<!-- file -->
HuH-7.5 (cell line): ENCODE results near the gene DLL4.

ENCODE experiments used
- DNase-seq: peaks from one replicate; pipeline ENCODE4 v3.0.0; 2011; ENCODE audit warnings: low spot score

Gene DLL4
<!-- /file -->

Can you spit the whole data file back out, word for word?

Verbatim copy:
HuH-7.5 (cell line): ENCODE results near the gene DLL4.

ENCODE experiments used
- DNase-seq: peaks from one replicate; pipeline ENCODE4 v3.0.0; 2011; ENCODE audit warnings: low spot score

Gene DLL4